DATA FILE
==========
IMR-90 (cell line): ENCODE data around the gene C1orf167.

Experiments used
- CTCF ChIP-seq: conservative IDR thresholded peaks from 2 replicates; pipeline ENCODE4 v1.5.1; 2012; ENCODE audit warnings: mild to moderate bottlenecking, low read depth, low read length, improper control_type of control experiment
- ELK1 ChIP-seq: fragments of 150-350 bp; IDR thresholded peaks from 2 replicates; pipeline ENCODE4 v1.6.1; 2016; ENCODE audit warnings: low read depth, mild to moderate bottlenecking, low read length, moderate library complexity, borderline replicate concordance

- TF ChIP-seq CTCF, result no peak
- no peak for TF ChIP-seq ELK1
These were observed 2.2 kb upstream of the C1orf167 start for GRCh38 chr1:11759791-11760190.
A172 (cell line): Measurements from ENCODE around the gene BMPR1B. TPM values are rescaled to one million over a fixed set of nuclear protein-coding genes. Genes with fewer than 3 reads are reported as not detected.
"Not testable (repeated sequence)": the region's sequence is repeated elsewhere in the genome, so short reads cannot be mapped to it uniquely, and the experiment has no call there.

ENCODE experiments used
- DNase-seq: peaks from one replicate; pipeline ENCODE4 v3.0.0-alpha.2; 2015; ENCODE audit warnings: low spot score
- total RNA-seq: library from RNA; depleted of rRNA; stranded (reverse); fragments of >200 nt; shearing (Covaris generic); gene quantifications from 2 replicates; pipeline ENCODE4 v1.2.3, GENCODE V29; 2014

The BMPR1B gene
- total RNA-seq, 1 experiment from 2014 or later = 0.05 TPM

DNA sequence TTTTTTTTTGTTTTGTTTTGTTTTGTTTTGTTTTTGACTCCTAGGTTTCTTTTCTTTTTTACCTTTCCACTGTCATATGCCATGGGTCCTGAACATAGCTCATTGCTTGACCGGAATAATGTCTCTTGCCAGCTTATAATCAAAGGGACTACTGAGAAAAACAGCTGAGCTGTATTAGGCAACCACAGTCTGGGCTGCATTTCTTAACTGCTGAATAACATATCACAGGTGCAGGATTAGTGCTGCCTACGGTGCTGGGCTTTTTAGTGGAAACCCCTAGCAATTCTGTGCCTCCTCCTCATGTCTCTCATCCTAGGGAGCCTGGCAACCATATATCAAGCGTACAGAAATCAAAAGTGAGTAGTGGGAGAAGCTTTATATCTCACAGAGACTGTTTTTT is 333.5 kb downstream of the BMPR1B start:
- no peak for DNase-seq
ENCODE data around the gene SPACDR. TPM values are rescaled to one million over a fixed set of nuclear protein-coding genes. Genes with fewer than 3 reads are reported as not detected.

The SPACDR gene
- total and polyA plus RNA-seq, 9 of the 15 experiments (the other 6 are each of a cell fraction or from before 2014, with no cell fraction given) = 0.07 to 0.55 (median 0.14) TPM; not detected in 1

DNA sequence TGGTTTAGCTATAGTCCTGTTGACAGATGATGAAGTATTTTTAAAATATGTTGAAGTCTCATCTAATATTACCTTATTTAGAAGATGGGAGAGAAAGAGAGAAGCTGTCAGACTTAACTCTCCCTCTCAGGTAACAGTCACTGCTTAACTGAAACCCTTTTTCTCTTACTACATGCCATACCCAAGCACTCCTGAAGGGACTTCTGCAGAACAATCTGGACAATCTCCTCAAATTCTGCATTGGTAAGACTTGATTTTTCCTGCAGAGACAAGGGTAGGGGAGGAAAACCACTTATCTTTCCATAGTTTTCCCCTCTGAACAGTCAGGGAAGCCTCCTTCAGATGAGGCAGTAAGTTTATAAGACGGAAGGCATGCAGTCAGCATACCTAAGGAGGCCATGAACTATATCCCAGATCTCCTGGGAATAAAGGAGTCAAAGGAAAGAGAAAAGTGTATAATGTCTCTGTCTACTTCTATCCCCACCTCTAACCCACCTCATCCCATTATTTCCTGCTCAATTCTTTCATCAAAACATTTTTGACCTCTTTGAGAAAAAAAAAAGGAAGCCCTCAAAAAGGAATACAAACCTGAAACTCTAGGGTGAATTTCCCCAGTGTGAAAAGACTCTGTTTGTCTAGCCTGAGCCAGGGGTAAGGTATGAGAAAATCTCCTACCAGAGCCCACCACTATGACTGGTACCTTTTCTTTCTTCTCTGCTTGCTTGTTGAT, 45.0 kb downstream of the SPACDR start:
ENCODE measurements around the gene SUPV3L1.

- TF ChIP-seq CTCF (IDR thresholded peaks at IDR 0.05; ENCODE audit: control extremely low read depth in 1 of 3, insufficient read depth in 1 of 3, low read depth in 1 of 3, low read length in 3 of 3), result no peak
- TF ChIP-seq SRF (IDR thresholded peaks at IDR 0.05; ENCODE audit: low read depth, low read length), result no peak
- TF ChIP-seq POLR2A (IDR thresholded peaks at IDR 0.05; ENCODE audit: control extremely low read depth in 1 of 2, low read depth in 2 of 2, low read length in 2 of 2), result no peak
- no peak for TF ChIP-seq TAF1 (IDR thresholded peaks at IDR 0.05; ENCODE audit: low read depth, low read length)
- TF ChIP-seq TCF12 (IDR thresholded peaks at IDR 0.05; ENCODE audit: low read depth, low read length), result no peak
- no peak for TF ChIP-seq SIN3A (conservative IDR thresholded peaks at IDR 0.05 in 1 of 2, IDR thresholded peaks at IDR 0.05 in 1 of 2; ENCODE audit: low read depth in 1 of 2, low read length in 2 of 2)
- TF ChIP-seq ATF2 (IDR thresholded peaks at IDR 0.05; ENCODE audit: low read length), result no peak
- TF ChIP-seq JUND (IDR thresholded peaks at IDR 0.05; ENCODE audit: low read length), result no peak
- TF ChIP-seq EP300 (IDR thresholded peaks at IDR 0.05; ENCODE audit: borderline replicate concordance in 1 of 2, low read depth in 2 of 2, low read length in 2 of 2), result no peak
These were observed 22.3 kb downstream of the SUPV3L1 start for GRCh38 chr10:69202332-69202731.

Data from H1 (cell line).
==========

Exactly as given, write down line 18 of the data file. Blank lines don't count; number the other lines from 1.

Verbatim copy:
The SPACDR gene